July 5, 2020

The Tall Woman part 1

Pedro Antonio De Alarcon (1833-1891)

Born in the province of Granada, Alarcon studied first for the law and then delved into theology. He made several unsuccessful efforts to sell his early writings. His first success was as editor of a small provincial paper. He was for a great part of his life engaged in political activities, was exiled, and was finally recalled to fill a position of honour. His best works are his novels and short stories.

The most famous of these is doubtless The Tall Woman, one of the classic ghost stories. It is remarkably well told, and exemplifies the writer`s outstanding qualities of vivacity, invention, and ingenuity.

The Tall Woman

“TTDW little we really know, my friends; how little we really I know.”

The speaker was Gabriel, a distinguished civil engineer of the mountain corps. He was seated under a pine tree, near a spring, on the crest of the Guadarrama. It was only about a league and a half distant from the palace of the Escurial, on the boundary line of the provinces of Madrid and Segovia. I know the place, spring, pine tree and all, but I have forgotten its name.

“Let us sit down,” went on Gabriel, “as that is the correct thing to do, and as our programme calls for a rest here—here in this pleasant and classic spot, famous for the digestive properties of that spring, and for the many lambs here devoured by our noted teachers, Don Miguel Bosch, Don Maximo Laguna, Don Augustin Pascual, and other illustrious naturalists. Sit down, and I will tell you a strange and wonderful story in proof of my thesis, which is, though you call me an obscurantist for it, that supernatural events still occur on this terraqueous globe. I mean events which you cannot get into terms of reason, or science, or philosophy—as those `words, words, words,` in Hamlet`s phrase are understood (or are not understood) to-day.”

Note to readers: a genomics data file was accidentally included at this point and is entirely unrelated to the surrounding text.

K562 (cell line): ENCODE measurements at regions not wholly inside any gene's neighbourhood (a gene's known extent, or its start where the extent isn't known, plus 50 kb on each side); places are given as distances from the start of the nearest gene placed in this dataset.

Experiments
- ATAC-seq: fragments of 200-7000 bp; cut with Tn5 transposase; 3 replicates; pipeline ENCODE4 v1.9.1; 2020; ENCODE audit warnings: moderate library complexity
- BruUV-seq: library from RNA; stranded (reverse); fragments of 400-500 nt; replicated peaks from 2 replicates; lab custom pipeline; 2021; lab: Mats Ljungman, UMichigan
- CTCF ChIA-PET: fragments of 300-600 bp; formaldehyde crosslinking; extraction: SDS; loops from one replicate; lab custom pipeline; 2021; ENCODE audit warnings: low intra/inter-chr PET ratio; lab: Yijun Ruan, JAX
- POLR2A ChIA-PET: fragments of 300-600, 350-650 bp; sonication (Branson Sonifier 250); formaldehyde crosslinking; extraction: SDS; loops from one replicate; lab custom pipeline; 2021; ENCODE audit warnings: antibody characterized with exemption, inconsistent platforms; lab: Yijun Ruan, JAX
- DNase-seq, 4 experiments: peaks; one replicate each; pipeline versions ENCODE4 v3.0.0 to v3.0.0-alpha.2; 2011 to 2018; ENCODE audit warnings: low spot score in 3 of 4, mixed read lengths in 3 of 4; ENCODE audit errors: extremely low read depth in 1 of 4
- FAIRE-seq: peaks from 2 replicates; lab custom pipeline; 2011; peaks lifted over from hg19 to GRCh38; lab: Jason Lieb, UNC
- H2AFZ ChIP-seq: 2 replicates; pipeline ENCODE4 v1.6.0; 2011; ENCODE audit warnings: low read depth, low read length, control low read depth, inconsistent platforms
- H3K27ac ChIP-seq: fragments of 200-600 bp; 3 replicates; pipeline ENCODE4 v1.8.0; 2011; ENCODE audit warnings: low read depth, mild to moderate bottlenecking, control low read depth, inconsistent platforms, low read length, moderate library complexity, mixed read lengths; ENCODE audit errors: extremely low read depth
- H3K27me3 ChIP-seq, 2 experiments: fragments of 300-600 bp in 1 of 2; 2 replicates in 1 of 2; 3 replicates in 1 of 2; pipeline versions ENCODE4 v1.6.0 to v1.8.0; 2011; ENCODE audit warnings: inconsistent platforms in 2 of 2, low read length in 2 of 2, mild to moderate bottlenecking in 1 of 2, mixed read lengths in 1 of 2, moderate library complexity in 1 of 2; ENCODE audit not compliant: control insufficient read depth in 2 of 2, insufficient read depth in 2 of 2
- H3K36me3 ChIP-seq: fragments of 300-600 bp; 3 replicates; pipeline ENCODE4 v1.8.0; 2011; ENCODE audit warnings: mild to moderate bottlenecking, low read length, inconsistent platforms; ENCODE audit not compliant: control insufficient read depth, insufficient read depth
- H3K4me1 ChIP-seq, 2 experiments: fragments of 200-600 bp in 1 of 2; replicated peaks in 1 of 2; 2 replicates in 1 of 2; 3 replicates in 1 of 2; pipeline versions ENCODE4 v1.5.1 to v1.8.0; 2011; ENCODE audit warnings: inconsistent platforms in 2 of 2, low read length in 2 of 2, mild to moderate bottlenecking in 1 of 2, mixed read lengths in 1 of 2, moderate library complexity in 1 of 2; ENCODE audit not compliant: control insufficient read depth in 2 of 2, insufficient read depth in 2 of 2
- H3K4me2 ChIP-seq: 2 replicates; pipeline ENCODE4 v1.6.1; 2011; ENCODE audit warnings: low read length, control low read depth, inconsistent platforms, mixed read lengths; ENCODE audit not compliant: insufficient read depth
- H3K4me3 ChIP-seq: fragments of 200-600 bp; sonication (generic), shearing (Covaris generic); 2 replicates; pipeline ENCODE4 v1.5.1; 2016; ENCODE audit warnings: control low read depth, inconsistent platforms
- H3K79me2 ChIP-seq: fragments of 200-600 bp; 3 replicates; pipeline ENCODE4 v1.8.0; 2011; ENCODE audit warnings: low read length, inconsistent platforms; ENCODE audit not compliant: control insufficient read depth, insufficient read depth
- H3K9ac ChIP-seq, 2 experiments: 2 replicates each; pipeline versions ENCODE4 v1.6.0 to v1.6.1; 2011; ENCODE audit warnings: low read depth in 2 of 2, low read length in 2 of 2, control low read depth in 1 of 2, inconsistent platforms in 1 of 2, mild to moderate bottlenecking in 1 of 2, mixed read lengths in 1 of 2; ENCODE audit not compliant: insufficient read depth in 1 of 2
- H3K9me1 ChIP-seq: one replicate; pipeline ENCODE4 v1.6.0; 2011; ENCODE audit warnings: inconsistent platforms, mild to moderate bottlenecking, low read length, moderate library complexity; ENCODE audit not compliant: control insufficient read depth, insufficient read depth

Gabriel was addressing his animated remarks to five persons of different ages. None of them was young, though only one was well along in years. Three of them were, like Gabriel, engineers, the fourth was a painter, and the fifth was a litterateur in a small way. In company with the speaker, who was the youngest, we had all ridden up on hired mules from the Real Sitio de San Lorenzo to spend the day botanizing among the beautiful pine groves of Pequerinos, chasing butterflies with gauze nets, catching rare beetles under the bark of the decayed pines, and eating a cold lunch out of a hamper which we had paid for on shares.

Read More about Memoirs or Chronicle of the Fourth Crusade part 40